Category: American Bail

American Bail Is Sky-High; Bail Is A Privilege?

Many people can’t help but question the fact that only the rich have the right to accept such a sky-high bail system. Some people even point out that it is a product of the decadent bourgeoisie in the West.

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Putting aside all prejudices, does the creation of sky-high bail in the United States mean that the American bail system is really a luxury for the rich? Is it true that the US bail system is really useless and has no merit?

In most cases, in the United States, even in major criminal cases, the application of bail to criminal suspects and defendants has basically become a principled practice, and the use of detention measures has become an exception.

The court must not refuse bail applications for non-statutory reasons. This attitude toward criminal suspects and defendants has almost become the capital for Americans to promote the value of human rights in the world. In Americans’ eyes, the accused in all criminal cases are legally innocent until the judicial authority formally convicts them. U.S. law pursues the principle of “presumption of innocence,” which is a stubborn worldview of freedom in the eyes of many people.

According to our country’s laws, generally, only those who are deemed likely to be sentenced to surveillance, detention, or independent application of additional penalties by the court, procuratorial organ, or public security organ can be released on guarantee pending trial. Besides, there are special circumstances. Only women who have serious illnesses, cannot take care of themselves, are pregnant, or are breastfeeding their babies can be insured.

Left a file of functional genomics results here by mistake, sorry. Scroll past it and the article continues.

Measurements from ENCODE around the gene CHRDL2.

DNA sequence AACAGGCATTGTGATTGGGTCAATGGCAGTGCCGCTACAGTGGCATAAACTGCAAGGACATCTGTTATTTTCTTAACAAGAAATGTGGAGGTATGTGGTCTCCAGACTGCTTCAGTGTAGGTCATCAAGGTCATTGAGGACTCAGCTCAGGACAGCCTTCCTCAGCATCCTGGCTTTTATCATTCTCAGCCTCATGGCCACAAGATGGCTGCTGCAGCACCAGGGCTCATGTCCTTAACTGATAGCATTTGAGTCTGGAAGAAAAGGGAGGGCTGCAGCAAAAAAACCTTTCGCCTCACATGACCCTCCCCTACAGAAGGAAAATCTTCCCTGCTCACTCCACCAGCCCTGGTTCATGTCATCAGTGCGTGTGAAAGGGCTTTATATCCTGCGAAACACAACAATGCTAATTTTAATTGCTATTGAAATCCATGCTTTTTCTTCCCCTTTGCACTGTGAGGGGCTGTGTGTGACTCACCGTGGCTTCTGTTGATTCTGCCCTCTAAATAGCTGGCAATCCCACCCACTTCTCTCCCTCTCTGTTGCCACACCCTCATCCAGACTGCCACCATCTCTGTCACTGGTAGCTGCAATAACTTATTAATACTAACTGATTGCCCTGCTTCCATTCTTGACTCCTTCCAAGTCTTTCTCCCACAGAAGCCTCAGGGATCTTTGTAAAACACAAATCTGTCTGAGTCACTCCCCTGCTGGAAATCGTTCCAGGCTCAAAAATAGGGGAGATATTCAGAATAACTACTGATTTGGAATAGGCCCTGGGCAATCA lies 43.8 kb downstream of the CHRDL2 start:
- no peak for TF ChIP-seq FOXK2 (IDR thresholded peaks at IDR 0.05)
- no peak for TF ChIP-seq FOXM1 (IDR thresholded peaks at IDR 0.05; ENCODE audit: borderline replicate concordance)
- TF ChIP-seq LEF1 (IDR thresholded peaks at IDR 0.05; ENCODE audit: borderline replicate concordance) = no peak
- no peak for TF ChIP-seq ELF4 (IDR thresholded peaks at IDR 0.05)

Considering the characteristics of the American legal system, each state has its own regulations on the bail system but generally speaking, and U.S. law does not stipulate that only a judge can decide whether a criminal suspect and defendant are released on bail and the amount of bail.

 In the United States, in addition to the power of judges of the lower courts to decide bail following the law, the law also authorizes certain judicial personnel to make bail decisions. In some places where minor offense bail schedules are provided, judicial police also have the right to decide bail. From this point of view, bail in the context of American law is not the judge alone. Judges (including judicial police and other enforcers, of course) have very little discretionary powers on bail and more just act following the law.

To sum up

The soaring price of bail in the United States has brought panic to those of us across the ocean. Some people will be scornful of the bail system in the United States because of this, fortunately, that they do not live in such a wicked capitalist society.